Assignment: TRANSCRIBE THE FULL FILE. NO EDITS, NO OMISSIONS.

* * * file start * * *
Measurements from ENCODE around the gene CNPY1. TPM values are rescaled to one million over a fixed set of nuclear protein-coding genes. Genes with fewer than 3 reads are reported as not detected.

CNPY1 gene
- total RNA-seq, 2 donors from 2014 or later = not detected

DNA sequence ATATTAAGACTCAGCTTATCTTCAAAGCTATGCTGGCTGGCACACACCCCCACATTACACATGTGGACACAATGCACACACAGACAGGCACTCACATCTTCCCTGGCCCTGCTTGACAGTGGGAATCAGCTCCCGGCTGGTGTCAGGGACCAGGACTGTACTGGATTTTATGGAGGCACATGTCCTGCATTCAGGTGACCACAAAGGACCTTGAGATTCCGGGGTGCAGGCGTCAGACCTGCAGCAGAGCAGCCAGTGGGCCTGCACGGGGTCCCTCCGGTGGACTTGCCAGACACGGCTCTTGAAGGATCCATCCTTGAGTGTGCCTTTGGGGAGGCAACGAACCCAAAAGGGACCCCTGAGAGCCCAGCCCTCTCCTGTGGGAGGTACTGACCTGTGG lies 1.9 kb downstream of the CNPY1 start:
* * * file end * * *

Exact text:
Measurements from ENCODE around the gene CNPY1. TPM values are rescaled to one million over a fixed set of nuclear protein-coding genes. Genes with fewer than 3 reads are reported as not detected.

CNPY1 gene
- total RNA-seq, 2 donors from 2014 or later = not detected

DNA sequence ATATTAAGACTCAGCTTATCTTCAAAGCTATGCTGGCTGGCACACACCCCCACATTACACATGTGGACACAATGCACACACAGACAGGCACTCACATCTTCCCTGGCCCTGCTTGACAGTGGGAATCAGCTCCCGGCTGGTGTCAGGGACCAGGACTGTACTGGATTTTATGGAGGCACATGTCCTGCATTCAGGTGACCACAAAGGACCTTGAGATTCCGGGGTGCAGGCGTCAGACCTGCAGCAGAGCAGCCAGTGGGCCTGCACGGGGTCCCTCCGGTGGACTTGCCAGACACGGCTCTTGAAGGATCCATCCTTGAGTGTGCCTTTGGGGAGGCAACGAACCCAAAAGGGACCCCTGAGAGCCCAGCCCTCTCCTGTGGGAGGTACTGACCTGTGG lies 1.9 kb downstream of the CNPY1 start: